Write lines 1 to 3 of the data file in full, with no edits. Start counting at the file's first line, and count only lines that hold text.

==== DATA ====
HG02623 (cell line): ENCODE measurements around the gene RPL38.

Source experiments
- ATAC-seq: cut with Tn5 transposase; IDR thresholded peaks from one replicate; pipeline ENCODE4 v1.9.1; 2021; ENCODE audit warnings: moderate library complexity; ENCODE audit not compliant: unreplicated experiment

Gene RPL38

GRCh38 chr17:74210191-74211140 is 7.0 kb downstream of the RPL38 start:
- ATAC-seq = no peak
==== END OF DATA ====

HG02623 (cell line): ENCODE measurements around the gene RPL38.

Source experiments
- ATAC-seq: cut with Tn5 transposase; IDR thresholded peaks from one replicate; pipeline ENCODE4 v1.9.1; 2021; ENCODE audit warnings: moderate library complexity; ENCODE audit not compliant: unreplicated experiment